Thursday, July 26, 2007

Five Finger Keyboards (2)

So "chording keyboards" are what I "invented" in my blog entry on five finger keyboards. My thanks to all you folk who responded with so many excellent comments. I exposed my ignorance, you diluted it with great feedback. It looks like simple binary encoding is the norm for chording keyboards, giving only 31 combinations with 5 keys. Sequenced chords give 324, and Alex is already exploring that idea. Doubly sequenced chording (the order that you lift your fingers counts) and extended sequences didn't ring any bells, so maybe that small part of my idea was novel.

Encouraged by your response, I have decided to share some of the more trivial details that occurred to me on this topic. Hopefully someone will build one of these gizmos and try them out, it's the only way to tell how well they will work.

Balance

Commenters pointed out that it could be hard to keep the mobile phone steady if you need to press all the finger buttons on one side, but not the thumb button on the other side. One edge of the phone could rest against the base of the thumb, which would help. If any buttons got clicked by the thumb base, they would be ignored since they would not have been enrolled. The two buttons top on either side of the phone could be replaced by a rocker switch for the thumb tip to operate. Many phones already have a rocker switch to control volume. The rocker switch would allow the thumb to express three values (up, down, off) instead of just two (on, off), considerably increasing our code space of 324 combinations. If all 4 fingers are pressing on one edge, the thumb tip could press evenly on both halves of the rocker switch so that it doesn't rock up or down.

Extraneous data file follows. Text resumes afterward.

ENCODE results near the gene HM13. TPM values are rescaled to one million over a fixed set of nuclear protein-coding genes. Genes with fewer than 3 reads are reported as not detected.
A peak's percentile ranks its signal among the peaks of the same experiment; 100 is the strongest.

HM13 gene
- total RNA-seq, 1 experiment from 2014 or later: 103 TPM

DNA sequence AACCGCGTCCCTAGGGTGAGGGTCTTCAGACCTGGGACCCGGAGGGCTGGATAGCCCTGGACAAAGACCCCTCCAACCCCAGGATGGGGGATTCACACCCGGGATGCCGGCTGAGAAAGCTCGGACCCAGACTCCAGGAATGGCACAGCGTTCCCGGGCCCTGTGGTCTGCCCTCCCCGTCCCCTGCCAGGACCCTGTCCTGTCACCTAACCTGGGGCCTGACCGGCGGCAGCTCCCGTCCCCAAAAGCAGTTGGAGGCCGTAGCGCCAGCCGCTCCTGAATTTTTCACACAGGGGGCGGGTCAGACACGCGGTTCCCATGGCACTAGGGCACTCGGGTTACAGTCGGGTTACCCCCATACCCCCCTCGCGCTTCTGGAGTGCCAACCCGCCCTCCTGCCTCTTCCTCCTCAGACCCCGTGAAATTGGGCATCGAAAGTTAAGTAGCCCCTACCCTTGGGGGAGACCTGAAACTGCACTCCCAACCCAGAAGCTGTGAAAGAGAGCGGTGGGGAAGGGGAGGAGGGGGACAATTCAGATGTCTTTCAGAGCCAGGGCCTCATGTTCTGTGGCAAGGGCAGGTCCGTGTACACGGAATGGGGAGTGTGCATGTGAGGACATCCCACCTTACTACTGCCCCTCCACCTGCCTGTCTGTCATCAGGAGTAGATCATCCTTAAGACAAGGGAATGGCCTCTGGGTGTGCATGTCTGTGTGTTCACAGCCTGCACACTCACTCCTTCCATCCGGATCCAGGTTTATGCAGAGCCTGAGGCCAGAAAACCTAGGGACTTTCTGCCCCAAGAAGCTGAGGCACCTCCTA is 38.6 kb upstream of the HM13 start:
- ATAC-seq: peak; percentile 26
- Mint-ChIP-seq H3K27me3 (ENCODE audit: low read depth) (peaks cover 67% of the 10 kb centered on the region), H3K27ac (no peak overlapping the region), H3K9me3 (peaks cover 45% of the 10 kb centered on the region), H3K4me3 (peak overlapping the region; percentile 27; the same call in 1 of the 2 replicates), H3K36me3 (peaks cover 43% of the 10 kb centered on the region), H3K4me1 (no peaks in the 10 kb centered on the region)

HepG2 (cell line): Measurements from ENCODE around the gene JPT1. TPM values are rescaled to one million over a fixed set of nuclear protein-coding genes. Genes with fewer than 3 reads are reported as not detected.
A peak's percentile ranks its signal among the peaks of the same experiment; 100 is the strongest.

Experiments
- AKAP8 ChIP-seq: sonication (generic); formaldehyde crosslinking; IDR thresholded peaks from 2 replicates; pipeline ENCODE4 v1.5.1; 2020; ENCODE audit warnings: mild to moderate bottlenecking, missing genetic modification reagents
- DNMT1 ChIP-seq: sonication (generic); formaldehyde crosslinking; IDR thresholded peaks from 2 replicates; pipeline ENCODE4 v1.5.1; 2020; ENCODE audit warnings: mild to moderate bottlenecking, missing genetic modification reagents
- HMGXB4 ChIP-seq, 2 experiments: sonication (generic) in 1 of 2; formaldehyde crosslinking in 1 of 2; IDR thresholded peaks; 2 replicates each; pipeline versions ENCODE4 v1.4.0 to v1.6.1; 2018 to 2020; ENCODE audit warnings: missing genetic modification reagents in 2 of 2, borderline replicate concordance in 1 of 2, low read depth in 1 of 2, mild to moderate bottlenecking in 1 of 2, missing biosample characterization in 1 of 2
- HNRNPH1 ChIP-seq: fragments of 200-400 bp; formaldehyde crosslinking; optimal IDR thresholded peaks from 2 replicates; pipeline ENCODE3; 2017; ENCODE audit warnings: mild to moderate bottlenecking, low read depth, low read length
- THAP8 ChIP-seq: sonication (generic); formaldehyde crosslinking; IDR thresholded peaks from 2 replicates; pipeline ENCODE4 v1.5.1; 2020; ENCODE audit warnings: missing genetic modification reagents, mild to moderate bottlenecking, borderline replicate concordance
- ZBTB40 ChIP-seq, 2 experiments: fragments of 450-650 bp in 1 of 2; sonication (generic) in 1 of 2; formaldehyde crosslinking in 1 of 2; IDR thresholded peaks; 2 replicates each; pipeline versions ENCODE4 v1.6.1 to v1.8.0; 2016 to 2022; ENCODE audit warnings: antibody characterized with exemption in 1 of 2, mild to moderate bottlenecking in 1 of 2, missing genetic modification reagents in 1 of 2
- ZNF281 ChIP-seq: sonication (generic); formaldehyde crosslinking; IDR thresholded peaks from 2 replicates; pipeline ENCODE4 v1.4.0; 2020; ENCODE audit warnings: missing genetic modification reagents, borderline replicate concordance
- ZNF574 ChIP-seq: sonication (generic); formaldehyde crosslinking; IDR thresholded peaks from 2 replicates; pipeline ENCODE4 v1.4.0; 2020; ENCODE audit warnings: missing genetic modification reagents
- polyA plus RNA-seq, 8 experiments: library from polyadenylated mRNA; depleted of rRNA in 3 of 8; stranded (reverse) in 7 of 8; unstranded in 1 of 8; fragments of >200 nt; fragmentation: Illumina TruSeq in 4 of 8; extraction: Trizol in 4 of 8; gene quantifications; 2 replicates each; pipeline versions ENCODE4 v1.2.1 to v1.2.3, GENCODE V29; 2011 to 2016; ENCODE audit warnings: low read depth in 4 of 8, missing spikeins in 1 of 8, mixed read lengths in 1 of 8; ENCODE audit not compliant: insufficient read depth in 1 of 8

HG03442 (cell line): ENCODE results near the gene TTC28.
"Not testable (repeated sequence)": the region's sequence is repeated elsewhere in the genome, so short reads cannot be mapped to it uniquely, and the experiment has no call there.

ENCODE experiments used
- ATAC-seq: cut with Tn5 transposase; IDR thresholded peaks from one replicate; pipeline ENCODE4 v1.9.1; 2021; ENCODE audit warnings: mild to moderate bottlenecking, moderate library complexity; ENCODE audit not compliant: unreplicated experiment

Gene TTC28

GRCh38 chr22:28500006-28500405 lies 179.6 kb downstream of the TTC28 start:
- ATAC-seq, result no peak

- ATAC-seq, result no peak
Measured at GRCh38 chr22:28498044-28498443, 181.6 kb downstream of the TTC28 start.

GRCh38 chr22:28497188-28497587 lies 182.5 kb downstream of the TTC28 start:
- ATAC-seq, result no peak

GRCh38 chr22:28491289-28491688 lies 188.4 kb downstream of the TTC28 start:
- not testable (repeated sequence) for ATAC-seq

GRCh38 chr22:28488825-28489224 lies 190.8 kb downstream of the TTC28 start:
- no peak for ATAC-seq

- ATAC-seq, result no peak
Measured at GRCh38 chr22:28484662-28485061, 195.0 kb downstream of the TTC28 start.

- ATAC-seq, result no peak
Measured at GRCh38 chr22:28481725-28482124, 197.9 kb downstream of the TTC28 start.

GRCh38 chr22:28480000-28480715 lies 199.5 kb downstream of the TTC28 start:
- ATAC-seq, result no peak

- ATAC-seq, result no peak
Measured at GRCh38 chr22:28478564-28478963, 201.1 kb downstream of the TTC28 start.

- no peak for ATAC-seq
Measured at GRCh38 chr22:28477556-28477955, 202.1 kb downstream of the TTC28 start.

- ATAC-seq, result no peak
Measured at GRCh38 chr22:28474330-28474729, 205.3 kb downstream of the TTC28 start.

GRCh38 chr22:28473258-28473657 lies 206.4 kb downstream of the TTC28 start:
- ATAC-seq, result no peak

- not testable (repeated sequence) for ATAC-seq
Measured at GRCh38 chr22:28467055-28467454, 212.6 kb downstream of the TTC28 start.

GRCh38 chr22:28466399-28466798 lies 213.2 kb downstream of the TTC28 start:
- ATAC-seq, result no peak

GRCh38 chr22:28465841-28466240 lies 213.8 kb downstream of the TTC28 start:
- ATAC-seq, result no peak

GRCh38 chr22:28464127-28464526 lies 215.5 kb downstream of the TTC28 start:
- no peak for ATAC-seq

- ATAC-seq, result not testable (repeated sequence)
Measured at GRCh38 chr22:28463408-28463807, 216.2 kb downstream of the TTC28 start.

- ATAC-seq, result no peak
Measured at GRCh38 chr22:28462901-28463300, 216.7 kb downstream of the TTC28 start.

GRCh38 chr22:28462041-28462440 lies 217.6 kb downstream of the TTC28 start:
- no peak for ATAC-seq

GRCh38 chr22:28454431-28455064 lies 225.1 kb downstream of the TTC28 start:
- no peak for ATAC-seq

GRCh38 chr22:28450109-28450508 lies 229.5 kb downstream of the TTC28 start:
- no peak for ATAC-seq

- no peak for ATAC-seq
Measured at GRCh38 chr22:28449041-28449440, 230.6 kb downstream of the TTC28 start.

Similarly, the thumb might need to press its switch while all 4 fingers don't press their buttons, leading to an imbalance. The finger buttons could be recessed in small saucer-shaped depressions. When the finger tips are straight, they would exert pressure on the rear edges of these depressions rather than the buttons, and could thus counter-balance the pressure of the thumb. When users need to press the finger buttons, they would flex their fingertips inwards.

Repeating keys

There are some buttons, like space, tab, and the cursor movement keys, that we need often need to press repeatedly. If we had to go through a multi-finger sequence each time, we would lose patience very quickly. We could cheat our way round this limitation in the following ways:
  • Suppose I must key 5 and 1 (thumb) to get to the cursor movement keys. Once I do, the soft labels next to fingers 2 through 5 all change to the familiar arrow up, down, left and right symbols. I keep key 1 pressed (that's why I assign it to the thumb, it's strong) and release finger 5, its selection job is done. I can then press and release any of keys 2 through 5 any number of times, keeping 1 down, and I get the corresponding cursor movement each time. If I press and hold any cursor key, I start to get automatic repeats, maybe 2 per second to start, speeding up to 8 per second if I persist. Once I release key 1, the soft labels next to keys 2 through 5 revert to their initial values.

  • Keys 4 and 1 might give me the 4 tab keys (up, down, left, right). What, you didn't know about tab up and tab down? You must be using a keyboard with a small number of combinations!

  • Similarly, any terminal key (i.e. one that finally selects a character) could give automatic repeats if held down long enough, maybe one second. This delay would have to be customisable by the user, since while we're learning how to use these things we'll be slow. Or maybe the phone could measure the speed with which we press key combos and adapt automatically. Why not, it has nothing better to do while waiting for keyboard input.